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Sound and vision

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While out taking publicity photos, photographer Henry Diltz and the members of Crosby, Stills & Nash came across a ramshackle white house in west Hollywood with a little couch outside.

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Unremarkable in just about every way, peeling paint and all, that house would end up on one of the most iconic rock album covers of all time.

"Graham (Nash) had seen this little old house, with a couch, and so we drove there and got out," recalls Diltz. "So, we took these pictures, and the next day, we looked at those pictures and thought, 'Jeez, that'd be a nice album cover.' I mean, we hadn't planned on doing an album cover. We were just doing publicity photos."

At this point, the folk-rock trio hadn't even finalized a name.

"Then, literally, the next day or so, they decided finally on the sequence of names — Crosby, Stills and Nash," says Diltz. "Maybe it was going to be Stills, Nash and Crosby, or something, you know? They couldn't decide which sounded best. So, they finally all agreed it would be Crosby, Stills & Nash, and then we looked at the picture and said, 'Well, jeez, that's backwards here.' So, they're not in the right order, and I said, 'Well, that's no problem. Let's just go right back there. It'll take five minutes. We'll retake the same picture."

But, there was a problem.

"We all went and drove back there, and the house was gone," says Diltz. "The house was totally gone, just a vacant lot there. And that was really an eerie feeling. So, they took the album out, with the picture being backwards. Nothing we could do about it, you know?"

Nevertheless, that simple photo of the band sitting on a beat-up old sofa next to a decrepit, and probably condemned, house wound up being almost as beloved as the band itself.

Diltz' eye for candid, spontaneous photography, and his utter lack of pretension — not to mention his beautiful framing technique — has made him one of the world's greatest rock photographers. And now, he's clearing the vaults for a new book titled "California Dreaming: Memories & Visions of LA: 1966-1975" from Genesis Publications.

A must for anybody who dug the L.A. music scene of that era, the book is an amazing museum of nostalgia and gorgeously shot imagery of rock's biggest names, like The Doors, The Monkees, The Eagles, Jackson Browne, Linda Ronstadt, Frank Zappa, Steppenwolf, The Turtles, Poco, The Mamas and the Papas, Joni Mitchell, America and a host of others.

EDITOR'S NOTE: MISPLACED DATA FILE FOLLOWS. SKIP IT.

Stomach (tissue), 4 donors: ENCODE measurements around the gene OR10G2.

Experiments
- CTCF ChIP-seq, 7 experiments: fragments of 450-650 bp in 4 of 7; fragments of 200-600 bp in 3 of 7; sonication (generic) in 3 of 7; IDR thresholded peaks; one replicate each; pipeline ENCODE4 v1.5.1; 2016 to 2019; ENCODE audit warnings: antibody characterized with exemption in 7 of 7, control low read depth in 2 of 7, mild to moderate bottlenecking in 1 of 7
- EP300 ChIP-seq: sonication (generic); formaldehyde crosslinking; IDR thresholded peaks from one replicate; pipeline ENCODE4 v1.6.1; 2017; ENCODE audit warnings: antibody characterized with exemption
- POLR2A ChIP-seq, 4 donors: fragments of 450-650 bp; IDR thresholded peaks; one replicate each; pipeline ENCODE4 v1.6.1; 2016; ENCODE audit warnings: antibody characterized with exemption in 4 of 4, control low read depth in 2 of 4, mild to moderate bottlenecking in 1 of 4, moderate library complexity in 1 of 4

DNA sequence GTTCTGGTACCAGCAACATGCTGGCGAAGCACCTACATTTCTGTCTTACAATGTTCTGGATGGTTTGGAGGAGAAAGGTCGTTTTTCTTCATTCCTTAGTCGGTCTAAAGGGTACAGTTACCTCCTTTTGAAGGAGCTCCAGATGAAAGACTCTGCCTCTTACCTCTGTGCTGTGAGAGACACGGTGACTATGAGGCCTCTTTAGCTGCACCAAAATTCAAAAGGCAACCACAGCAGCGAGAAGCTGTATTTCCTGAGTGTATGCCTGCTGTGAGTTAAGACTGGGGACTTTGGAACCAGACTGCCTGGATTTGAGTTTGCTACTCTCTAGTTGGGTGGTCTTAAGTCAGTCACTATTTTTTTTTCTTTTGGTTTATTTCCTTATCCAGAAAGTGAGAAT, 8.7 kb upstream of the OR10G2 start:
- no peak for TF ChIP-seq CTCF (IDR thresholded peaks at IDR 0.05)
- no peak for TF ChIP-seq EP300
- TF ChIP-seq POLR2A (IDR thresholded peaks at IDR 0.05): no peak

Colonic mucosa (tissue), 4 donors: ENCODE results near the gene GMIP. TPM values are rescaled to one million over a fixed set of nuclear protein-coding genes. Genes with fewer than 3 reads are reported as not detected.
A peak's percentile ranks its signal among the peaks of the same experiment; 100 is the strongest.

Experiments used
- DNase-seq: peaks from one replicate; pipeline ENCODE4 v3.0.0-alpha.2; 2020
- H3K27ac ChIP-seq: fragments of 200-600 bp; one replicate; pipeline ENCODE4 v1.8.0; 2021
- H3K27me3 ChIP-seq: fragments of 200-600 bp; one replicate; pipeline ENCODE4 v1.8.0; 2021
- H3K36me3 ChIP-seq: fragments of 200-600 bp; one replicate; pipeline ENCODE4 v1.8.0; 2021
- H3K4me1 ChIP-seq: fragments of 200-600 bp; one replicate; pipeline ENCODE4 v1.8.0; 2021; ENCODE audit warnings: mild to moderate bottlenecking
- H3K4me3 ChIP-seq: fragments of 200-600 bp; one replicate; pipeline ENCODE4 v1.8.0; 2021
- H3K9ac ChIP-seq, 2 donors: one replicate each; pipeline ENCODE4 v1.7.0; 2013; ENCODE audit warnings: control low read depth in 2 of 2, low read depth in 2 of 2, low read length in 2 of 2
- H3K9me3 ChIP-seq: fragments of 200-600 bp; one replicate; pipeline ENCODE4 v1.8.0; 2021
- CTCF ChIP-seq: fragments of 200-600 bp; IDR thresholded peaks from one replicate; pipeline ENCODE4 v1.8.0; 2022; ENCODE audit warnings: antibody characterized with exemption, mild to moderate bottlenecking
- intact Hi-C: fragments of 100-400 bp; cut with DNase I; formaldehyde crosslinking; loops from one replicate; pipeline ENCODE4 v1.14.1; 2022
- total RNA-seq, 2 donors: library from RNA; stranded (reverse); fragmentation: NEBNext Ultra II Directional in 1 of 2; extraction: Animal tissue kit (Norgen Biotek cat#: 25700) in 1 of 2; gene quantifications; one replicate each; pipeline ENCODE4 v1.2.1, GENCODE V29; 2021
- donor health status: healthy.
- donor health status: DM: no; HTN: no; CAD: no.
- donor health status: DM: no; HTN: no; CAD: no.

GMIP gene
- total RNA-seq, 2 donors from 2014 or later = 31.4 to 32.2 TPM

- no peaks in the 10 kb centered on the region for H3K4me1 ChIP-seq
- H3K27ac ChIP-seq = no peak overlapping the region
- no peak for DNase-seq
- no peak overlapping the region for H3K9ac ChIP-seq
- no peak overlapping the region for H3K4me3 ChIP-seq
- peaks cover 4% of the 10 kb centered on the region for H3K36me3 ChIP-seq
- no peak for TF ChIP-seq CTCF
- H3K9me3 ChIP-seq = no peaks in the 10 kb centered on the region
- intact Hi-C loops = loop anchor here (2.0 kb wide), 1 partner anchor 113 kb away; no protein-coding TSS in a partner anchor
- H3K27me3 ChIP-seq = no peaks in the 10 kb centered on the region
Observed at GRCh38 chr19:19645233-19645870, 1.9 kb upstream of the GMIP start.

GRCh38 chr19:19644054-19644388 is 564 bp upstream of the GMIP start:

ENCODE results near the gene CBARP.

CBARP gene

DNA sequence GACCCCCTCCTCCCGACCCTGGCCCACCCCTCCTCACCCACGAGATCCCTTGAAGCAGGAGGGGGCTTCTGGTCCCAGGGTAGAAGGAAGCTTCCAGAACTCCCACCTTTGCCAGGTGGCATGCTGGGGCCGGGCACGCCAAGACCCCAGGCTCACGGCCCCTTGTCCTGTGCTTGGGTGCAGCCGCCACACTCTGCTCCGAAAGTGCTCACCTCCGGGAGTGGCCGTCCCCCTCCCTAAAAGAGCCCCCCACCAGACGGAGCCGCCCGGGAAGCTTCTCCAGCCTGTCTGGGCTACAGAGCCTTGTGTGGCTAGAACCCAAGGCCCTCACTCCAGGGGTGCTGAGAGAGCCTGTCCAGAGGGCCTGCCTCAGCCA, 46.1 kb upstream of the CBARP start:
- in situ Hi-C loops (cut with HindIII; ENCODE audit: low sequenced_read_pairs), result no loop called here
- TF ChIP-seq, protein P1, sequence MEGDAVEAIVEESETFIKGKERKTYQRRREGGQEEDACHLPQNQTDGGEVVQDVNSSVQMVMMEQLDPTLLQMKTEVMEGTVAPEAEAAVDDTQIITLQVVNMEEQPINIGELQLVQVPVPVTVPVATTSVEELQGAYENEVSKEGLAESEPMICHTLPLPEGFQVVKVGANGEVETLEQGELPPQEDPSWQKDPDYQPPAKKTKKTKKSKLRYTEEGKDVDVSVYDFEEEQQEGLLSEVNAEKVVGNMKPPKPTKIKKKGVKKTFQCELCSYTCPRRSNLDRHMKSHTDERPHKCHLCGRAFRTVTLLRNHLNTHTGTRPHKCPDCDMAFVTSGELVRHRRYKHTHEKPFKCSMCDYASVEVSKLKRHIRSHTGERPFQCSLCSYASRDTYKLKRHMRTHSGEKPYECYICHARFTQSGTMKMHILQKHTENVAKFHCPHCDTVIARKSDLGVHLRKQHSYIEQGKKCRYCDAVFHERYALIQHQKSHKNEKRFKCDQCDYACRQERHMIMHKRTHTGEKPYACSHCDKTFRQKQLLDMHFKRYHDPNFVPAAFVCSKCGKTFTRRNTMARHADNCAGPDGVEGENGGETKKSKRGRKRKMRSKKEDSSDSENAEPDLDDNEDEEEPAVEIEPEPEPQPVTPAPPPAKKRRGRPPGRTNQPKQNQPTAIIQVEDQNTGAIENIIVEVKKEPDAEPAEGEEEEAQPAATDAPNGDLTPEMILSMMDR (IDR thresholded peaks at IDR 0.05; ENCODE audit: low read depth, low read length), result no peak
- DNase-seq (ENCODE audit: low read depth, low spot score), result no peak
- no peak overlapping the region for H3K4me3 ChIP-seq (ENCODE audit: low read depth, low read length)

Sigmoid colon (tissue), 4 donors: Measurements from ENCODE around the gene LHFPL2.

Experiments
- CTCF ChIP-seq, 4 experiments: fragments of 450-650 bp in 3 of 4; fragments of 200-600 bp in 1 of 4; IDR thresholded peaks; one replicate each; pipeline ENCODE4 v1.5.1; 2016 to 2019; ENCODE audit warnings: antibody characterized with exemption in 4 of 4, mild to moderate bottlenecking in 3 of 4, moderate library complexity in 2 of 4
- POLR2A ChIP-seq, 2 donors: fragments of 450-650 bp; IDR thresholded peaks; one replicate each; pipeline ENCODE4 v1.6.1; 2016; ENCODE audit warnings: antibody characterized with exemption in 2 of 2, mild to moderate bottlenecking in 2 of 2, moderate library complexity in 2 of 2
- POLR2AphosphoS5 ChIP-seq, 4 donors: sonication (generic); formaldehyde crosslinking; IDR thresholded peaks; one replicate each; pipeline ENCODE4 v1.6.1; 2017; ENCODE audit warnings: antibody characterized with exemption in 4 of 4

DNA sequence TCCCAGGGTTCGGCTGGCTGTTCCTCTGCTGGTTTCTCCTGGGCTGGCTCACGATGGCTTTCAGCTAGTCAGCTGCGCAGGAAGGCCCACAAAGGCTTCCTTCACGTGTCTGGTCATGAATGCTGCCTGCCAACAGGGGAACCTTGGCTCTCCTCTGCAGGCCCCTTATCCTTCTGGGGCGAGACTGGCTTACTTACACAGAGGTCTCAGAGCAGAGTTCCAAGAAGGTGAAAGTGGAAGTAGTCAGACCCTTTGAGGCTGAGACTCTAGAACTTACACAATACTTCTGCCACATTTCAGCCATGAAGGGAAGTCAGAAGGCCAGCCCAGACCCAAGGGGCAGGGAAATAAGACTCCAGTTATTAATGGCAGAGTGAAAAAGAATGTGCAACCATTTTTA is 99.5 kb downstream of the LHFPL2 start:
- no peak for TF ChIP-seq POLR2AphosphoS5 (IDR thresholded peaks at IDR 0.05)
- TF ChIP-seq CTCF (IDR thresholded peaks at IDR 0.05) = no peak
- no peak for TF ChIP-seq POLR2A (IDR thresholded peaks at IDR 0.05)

As a member of the Modern Folk Quartet, Diltz befriended many of the stars he photographed. This book takes you behind the scenes, often showing the private lives of these stars, with backstage footage of Crosby, Stills & Nash warming up prior to a concert and a cool photo shoot of The Eagles in cowboy garb re-enacting an Old West shootout.

Diltz' work has taken him to many places. He spent an afternoon at Truman Capote's house. For a week, he relaxed on boats in the Virgin Islands with Paul McCartney and wife Linda while they recorded London Town. And then there were photo shoots with the band America.

Diltz went to Hawaii with them. He went to Big Sur with them, and also an Indian reservation. But, perhaps the most interesting place was an oasis in the middle of a desert.

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"There were a lot of adventures with those guys," says Diltz. "There's the one picture of them holding a mirror with the moon in it that was really cool. We rode horseback for two hours to get to this palm oasis."

A beautiful place, with palm trees, a pond and frogs making a relaxing noise at night, it was where the group set up camp for the night.

"My partner, Gary (Burden), the graphic artist, wanted that mirror with us, so we had a cowboy, a wranger, who was our guide, and he had to carry that thing under one arm all the way out there," says Diltz. "And Gary wanted to put it on the ground, and have (America) lead over and look into it and me to shoot into it as if it were a hole in the ground, or a hole looking up at them.

"So, Dewey Bunnell, the guy who wrote "Horse With No Name," as soon as we got to this little place and it started to get dark, bats came out up on top of this hillside above the campsite. So, he said, 'I'm going up there. I've got to see those bats.' So, he walked up the hill, and the other guys followed him up, and Gary said, 'Wait, take the mirror with you.' I said, 'What the hell for, you know?' But I carried it up there, and then, they're standing there, and suddenly, I see this light flashing in the mirror as they walked. As the mirror wiggled, I could a light bobbing around in there, and it was a big moon coming up and behind me. And they could see the moon coming up above the other hill. I couldn't see it where I was, and so, I just said, 'Hey, stop you guys. Hold the mirror like that.'"

And Diltz shot the scene. He had an image he would never forget.

"And then, we took the picture," says Diltz. "I love that picture. It was like a total accident. That totally seemed like it was all contrived and planned, and it really wasn't. It was an accident all the way."

"California Dreaming: Memories & Visions of LA, 1966-1975" by Henry Diltz is a hand-bound, numbered, limited-edition book. Only 2,000 copies are available worldwide, each signed by the author. For more information, go to